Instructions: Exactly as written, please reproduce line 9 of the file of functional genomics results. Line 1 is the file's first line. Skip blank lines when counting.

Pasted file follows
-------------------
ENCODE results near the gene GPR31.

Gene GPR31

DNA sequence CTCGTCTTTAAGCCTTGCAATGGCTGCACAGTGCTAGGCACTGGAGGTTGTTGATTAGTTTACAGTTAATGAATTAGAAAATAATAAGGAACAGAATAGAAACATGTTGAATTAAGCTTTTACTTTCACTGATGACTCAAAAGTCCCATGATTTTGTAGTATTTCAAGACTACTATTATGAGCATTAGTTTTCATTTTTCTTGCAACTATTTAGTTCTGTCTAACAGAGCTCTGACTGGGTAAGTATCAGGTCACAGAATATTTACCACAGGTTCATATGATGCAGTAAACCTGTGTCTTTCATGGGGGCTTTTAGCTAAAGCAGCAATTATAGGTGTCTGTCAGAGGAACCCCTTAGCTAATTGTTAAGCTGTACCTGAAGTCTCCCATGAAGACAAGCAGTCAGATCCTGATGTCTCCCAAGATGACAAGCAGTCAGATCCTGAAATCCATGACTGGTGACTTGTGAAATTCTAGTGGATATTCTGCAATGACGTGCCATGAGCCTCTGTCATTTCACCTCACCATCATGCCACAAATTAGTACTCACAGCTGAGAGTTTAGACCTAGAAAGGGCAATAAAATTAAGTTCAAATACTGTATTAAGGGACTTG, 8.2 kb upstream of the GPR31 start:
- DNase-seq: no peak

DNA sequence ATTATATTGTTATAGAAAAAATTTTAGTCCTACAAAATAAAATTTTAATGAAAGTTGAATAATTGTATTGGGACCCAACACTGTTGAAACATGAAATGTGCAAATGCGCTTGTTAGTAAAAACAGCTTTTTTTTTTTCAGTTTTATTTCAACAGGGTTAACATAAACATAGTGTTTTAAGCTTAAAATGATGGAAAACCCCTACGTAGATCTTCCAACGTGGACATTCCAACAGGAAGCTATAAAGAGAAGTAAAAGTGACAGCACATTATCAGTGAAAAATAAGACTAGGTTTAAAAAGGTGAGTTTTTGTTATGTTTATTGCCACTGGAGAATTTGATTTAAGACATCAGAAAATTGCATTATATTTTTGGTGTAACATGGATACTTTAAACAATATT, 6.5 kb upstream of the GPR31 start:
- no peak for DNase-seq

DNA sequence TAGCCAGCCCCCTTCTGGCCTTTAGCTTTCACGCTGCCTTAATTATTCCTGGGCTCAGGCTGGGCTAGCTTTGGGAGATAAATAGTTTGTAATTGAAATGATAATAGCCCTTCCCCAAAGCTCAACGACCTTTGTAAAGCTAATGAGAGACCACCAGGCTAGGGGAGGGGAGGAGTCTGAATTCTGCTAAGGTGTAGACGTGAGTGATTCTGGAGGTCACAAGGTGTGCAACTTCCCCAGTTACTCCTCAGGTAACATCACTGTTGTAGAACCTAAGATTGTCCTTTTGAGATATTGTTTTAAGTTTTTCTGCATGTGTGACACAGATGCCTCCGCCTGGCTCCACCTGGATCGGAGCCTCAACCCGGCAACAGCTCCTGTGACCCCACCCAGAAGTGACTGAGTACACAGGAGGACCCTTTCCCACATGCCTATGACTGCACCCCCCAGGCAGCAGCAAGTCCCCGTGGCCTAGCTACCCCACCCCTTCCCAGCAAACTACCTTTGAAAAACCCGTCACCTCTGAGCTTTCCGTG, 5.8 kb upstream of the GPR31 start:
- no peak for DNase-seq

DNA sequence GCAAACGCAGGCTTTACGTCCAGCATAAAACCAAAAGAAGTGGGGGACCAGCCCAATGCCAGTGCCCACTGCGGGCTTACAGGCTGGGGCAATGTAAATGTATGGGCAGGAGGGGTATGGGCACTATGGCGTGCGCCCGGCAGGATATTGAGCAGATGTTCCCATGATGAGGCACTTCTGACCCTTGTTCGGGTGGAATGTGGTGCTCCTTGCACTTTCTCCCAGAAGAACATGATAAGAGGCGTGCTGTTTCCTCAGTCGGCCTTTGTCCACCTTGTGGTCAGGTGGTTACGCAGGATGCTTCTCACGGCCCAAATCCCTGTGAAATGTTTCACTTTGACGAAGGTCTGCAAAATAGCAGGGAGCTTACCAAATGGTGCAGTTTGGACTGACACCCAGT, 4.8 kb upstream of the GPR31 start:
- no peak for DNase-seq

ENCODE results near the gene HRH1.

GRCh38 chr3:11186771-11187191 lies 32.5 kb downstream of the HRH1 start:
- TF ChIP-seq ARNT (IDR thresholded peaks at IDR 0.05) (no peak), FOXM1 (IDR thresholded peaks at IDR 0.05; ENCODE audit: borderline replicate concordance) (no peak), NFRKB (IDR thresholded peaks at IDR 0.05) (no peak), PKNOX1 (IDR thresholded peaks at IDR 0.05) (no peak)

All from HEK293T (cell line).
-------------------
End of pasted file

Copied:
DNA sequence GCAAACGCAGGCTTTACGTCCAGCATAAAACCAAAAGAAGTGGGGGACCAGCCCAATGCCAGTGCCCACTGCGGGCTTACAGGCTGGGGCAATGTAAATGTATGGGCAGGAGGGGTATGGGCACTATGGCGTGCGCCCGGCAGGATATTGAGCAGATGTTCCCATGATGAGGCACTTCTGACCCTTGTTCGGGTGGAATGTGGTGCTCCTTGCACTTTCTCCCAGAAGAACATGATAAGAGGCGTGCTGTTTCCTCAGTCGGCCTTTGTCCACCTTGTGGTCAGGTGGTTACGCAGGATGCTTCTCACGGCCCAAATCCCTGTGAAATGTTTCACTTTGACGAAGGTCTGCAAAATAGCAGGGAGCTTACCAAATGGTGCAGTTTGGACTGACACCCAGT, 4.8 kb upstream of the GPR31 start: